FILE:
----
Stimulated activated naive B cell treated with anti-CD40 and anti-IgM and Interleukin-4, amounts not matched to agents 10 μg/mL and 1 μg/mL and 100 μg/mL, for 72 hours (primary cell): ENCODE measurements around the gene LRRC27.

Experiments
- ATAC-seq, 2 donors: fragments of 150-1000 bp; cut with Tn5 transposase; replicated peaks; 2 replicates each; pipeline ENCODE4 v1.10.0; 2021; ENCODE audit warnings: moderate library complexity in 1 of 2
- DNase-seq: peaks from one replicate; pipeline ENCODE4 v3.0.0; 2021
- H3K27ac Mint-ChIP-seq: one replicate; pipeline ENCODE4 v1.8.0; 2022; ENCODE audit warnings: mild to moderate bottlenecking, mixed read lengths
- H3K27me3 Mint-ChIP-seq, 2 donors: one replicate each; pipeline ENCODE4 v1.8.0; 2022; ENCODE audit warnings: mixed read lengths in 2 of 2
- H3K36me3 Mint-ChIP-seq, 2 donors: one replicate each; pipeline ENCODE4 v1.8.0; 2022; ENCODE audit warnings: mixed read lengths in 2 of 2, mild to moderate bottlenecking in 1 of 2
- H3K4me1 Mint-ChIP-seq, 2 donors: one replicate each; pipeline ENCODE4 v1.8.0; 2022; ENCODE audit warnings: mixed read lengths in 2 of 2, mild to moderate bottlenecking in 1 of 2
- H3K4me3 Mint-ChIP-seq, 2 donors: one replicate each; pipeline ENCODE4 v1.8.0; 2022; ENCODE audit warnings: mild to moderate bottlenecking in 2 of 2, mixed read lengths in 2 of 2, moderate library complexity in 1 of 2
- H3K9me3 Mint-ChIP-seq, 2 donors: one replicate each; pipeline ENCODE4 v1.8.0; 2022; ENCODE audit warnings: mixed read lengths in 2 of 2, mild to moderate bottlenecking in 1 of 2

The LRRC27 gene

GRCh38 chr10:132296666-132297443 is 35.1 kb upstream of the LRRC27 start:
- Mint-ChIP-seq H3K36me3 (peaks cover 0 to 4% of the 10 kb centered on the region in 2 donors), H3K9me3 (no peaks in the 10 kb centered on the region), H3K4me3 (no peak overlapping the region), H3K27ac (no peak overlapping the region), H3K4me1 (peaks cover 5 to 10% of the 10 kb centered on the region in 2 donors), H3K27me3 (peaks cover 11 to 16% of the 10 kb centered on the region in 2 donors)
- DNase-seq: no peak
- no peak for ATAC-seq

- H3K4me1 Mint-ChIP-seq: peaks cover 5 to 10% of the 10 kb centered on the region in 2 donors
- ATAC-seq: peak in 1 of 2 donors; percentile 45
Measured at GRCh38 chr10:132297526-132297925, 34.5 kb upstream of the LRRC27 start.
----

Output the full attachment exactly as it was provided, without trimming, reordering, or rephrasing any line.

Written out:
Stimulated activated naive B cell treated with anti-CD40 and anti-IgM and Interleukin-4, amounts not matched to agents 10 μg/mL and 1 μg/mL and 100 μg/mL, for 72 hours (primary cell): ENCODE measurements around the gene LRRC27.

Experiments
- ATAC-seq, 2 donors: fragments of 150-1000 bp; cut with Tn5 transposase; replicated peaks; 2 replicates each; pipeline ENCODE4 v1.10.0; 2021; ENCODE audit warnings: moderate library complexity in 1 of 2
- DNase-seq: peaks from one replicate; pipeline ENCODE4 v3.0.0; 2021
- H3K27ac Mint-ChIP-seq: one replicate; pipeline ENCODE4 v1.8.0; 2022; ENCODE audit warnings: mild to moderate bottlenecking, mixed read lengths
- H3K27me3 Mint-ChIP-seq, 2 donors: one replicate each; pipeline ENCODE4 v1.8.0; 2022; ENCODE audit warnings: mixed read lengths in 2 of 2
- H3K36me3 Mint-ChIP-seq, 2 donors: one replicate each; pipeline ENCODE4 v1.8.0; 2022; ENCODE audit warnings: mixed read lengths in 2 of 2, mild to moderate bottlenecking in 1 of 2
- H3K4me1 Mint-ChIP-seq, 2 donors: one replicate each; pipeline ENCODE4 v1.8.0; 2022; ENCODE audit warnings: mixed read lengths in 2 of 2, mild to moderate bottlenecking in 1 of 2
- H3K4me3 Mint-ChIP-seq, 2 donors: one replicate each; pipeline ENCODE4 v1.8.0; 2022; ENCODE audit warnings: mild to moderate bottlenecking in 2 of 2, mixed read lengths in 2 of 2, moderate library complexity in 1 of 2
- H3K9me3 Mint-ChIP-seq, 2 donors: one replicate each; pipeline ENCODE4 v1.8.0; 2022; ENCODE audit warnings: mixed read lengths in 2 of 2, mild to moderate bottlenecking in 1 of 2

The LRRC27 gene

GRCh38 chr10:132296666-132297443 is 35.1 kb upstream of the LRRC27 start:
- Mint-ChIP-seq H3K36me3 (peaks cover 0 to 4% of the 10 kb centered on the region in 2 donors), H3K9me3 (no peaks in the 10 kb centered on the region), H3K4me3 (no peak overlapping the region), H3K27ac (no peak overlapping the region), H3K4me1 (peaks cover 5 to 10% of the 10 kb centered on the region in 2 donors), H3K27me3 (peaks cover 11 to 16% of the 10 kb centered on the region in 2 donors)
- DNase-seq: no peak
- no peak for ATAC-seq

- H3K4me1 Mint-ChIP-seq: peaks cover 5 to 10% of the 10 kb centered on the region in 2 donors
- ATAC-seq: peak in 1 of 2 donors; percentile 45
Measured at GRCh38 chr10:132297526-132297925, 34.5 kb upstream of the LRRC27 start.